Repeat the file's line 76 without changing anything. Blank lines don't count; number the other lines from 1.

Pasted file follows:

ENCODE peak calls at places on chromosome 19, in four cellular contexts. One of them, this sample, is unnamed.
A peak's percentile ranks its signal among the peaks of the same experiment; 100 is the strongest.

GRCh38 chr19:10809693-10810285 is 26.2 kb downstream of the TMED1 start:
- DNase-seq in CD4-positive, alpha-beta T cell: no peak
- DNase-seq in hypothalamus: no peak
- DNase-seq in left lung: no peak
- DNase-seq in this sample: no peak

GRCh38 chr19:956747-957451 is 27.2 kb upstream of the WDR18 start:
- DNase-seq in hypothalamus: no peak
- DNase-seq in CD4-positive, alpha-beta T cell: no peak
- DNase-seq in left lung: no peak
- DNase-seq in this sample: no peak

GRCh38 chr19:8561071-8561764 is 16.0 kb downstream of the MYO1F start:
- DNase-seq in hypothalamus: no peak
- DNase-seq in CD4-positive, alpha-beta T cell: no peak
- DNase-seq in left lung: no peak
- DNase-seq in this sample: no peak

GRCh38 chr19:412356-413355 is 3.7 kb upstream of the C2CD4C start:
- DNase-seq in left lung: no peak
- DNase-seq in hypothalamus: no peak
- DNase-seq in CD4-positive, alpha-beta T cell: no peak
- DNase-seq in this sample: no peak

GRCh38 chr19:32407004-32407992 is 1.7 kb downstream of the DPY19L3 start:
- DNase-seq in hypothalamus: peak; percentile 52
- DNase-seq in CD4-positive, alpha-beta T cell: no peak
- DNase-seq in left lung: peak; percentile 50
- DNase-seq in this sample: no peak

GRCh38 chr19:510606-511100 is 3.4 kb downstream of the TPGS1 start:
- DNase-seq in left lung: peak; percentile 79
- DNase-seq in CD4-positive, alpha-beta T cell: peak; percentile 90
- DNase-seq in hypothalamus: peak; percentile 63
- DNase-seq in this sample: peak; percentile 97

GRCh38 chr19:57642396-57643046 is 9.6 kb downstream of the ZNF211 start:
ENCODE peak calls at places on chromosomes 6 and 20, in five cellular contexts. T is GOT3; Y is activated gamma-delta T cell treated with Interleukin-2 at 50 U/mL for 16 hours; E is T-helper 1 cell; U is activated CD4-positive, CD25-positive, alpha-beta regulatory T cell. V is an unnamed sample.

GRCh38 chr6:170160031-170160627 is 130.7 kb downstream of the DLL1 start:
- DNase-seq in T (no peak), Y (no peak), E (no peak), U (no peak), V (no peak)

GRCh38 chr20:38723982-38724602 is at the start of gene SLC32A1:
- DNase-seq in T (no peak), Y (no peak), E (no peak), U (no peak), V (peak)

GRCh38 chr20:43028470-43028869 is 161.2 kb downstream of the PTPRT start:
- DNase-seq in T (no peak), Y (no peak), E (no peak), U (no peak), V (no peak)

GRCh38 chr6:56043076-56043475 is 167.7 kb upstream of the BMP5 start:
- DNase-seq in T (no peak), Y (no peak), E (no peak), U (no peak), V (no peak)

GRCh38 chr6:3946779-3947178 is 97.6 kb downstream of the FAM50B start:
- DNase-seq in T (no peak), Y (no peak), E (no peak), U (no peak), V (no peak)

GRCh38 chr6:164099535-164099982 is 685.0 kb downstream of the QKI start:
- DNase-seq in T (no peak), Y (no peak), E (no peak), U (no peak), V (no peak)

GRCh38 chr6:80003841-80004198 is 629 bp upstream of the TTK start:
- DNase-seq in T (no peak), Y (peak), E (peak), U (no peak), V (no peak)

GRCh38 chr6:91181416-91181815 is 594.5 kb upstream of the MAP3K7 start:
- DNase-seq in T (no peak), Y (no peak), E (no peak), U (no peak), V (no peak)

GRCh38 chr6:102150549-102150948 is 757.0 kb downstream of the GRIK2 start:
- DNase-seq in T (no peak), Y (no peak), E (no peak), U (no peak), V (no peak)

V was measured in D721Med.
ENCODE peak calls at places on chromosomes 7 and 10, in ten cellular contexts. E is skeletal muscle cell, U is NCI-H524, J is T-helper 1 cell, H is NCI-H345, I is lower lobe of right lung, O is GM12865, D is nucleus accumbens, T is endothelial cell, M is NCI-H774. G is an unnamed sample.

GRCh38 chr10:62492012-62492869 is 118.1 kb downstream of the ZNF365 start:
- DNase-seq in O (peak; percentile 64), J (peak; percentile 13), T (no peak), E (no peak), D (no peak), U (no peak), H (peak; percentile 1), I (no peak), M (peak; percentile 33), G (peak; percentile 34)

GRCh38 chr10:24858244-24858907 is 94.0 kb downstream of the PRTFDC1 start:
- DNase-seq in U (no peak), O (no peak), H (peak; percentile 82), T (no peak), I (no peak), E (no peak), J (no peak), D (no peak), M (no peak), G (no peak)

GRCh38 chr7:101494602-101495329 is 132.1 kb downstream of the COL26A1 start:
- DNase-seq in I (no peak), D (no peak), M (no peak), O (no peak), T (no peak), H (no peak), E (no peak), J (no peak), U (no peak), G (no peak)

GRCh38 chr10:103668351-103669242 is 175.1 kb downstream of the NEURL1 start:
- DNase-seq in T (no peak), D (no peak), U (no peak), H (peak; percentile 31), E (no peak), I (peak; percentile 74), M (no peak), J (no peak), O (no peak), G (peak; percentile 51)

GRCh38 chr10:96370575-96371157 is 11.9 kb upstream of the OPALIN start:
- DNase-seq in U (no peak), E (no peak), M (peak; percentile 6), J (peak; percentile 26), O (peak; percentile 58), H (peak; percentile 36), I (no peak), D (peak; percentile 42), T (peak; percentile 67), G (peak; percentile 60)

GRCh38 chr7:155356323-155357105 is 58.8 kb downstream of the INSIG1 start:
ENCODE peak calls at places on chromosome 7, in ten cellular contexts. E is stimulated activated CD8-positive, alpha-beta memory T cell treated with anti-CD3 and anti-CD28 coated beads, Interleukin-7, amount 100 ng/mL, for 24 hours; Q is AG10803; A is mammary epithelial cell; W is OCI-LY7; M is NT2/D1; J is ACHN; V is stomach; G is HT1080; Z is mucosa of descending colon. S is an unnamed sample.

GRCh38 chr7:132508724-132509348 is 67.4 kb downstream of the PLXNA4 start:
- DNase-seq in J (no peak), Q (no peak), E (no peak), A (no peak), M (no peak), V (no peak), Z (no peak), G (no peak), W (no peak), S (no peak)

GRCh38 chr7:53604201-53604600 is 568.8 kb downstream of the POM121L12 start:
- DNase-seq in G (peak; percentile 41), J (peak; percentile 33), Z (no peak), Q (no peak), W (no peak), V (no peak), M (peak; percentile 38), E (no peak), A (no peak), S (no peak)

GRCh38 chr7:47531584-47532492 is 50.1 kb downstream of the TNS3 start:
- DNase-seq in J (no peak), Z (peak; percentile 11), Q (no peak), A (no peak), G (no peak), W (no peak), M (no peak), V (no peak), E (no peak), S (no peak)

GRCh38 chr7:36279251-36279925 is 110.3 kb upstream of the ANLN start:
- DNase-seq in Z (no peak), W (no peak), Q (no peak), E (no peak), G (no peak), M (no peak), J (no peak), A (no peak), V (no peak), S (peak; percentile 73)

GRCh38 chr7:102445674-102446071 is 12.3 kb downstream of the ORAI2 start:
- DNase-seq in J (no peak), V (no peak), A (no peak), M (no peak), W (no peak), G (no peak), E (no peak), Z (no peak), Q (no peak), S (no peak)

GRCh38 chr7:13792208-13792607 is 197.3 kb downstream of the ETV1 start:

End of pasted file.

- DNase-seq in J (no peak), V (no peak), A (no peak), M (no peak), W (no peak), G (no peak), E (no peak), Z (no peak), Q (no peak), S (no peak)